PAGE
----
Before noon, we were there. We got off the bus and wandered down the main street, looking for lunch and a place to stay, just in that order. To eat, we settled on the place that had “the food here is reality good” sign out front and figured something would materialize on the lodging. That afternoon, we met a local who was the perfect combination of naturalist and jungle warfare specialist. He got us set up in a fine place to stay for that night, took us on a local jungle hike and lined up a trip for us for the following day via dugout canoe out to a primitive Oriente jungle camp which he was involved with.
Perhaps it was the snake in the jar in Tena that got it all started or maybe the tales of man-eating Anacondas combined with the fact that we were in the Upper Amazon, but whatever the case, we were a little snake/jungle creature jumpy when we boarded the inner tubes to float the upper reaches of the Napo down to the jungle camp. We were assured it was perfectly safe, although certainly there were some doubts, but we all waded out, plopped ourselves down on the tubes on our backs and began going with the flow, lying on our backs and looking backwards. A light rain began to fall as we floated and gave us something else to think about, besides speculating about how effective Anacondas were in the water or what level of current was required for keeping Piranhas out of a stream.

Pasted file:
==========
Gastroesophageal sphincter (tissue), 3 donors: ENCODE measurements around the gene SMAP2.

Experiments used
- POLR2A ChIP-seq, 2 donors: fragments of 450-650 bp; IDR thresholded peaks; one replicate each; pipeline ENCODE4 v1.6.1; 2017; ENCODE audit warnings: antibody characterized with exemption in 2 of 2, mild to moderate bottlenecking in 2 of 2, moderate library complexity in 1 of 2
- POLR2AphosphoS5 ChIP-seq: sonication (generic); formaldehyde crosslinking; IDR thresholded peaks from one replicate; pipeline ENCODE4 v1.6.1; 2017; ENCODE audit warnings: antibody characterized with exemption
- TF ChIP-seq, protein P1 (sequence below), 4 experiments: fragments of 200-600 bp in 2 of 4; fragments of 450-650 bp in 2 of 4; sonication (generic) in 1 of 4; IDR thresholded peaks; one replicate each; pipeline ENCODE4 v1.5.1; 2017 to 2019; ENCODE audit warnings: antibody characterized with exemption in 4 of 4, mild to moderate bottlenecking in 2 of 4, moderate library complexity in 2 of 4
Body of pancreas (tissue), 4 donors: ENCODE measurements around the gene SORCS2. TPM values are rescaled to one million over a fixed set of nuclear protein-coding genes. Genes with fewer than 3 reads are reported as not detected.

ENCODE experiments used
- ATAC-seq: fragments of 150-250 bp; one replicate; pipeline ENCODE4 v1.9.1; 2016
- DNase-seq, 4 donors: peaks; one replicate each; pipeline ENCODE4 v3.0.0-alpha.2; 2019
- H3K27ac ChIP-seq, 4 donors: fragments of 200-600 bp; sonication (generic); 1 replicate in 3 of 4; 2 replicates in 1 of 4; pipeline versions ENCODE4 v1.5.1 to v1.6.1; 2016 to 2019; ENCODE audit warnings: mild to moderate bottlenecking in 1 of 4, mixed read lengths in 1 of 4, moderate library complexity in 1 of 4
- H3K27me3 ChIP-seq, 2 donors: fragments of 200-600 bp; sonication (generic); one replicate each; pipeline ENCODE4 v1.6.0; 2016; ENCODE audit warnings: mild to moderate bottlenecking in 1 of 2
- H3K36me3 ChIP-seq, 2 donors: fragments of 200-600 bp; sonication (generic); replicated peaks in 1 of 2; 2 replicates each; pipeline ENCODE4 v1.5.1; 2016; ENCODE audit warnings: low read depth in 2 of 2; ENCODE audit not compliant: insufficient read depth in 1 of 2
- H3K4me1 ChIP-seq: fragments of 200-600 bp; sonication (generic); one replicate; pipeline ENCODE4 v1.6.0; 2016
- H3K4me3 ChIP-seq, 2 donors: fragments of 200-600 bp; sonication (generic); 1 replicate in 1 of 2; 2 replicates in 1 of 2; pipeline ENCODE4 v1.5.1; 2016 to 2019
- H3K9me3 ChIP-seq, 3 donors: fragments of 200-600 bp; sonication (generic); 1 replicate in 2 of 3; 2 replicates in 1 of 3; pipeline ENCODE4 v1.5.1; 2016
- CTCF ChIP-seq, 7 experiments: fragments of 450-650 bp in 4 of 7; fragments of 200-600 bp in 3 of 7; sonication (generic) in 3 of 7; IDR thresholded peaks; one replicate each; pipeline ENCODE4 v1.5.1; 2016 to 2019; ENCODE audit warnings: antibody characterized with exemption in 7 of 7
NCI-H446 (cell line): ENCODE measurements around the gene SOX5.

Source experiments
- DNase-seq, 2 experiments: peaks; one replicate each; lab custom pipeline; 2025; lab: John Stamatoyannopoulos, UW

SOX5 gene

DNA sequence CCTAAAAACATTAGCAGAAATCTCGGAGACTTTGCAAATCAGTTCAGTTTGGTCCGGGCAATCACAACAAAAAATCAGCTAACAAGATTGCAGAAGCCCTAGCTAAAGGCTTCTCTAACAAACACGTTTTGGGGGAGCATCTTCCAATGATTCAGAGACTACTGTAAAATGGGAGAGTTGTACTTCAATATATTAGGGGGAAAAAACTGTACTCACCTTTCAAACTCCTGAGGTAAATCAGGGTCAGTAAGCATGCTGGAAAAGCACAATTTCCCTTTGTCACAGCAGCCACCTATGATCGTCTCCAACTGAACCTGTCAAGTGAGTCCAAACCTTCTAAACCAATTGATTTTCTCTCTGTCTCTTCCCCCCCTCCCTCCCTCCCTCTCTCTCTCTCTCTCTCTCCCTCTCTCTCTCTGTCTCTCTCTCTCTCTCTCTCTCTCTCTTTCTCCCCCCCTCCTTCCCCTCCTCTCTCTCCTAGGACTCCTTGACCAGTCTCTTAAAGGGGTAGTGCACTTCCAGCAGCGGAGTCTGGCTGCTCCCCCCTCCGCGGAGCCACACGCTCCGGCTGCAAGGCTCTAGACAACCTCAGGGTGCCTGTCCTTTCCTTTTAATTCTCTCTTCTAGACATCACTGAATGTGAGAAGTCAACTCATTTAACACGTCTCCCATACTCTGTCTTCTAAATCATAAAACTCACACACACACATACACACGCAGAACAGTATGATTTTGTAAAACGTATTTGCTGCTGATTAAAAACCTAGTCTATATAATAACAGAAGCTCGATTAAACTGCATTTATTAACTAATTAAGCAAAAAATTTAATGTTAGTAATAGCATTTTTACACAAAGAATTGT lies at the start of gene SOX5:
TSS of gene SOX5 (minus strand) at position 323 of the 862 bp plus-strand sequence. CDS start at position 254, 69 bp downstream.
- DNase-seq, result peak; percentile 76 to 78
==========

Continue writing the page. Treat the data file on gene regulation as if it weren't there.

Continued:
I was in the lead, along with Josh. We were sure we saw several snake heads along the way, but in each case, they just turned out to be sticks. Since we were facing backward and looking back and upstream, we could see most of the group, as if that really mattered. Nonetheless, I kind of prepared for whatever it was I was going to do if something grabbed someone 50 or 100 feet behind me, although I was never able to come up with a solid plan. Besides allowing us to monitor possible rescue scenarios, our position in the lead allowed us to see the whole scene unfolding behind us. After a few hundred yards of unsettled relaxation, we watched as one of the expedition members, Chris, who was floating alone about 30 feet behind us, eased off of his tube and into the water. One of our guides, David Barrow, was 30 or so feet behind him. I knew immediately what was about to happen, as soon as Chris dove under the water pointing directly at Barrow. A few seconds of silence passed before Barrow erupted, becoming virtually airborne as his fight or flight instinct took control.
In retrospect, I’m not sure exactly what any of this meant. It wasn’t just the Oriente that was full of stories. There were so many other parts to this broader story that perhaps should have been included- the puppy situation, the monkey in the cage, the drive up to the hut on Cotopaxi and subsequent summit attempt, the Pampas Grass debacle, the tear gas tank in Quito, the Ecuadorian guide we called by the wrong name for a week, celebrity camping on a soccer field, watching the Otavalo market wake up, seeing an Andean Wolf appear out of the fog, sharing a pasture for a few moments with rejuvenating fighting bulls, and the list goes on.
And so, given all of the various things that happened on this particular Ecuador adventure, I came to the conclusion that if anyone involved still wondered what adventure was at the end of the trip, then they were probably never going know.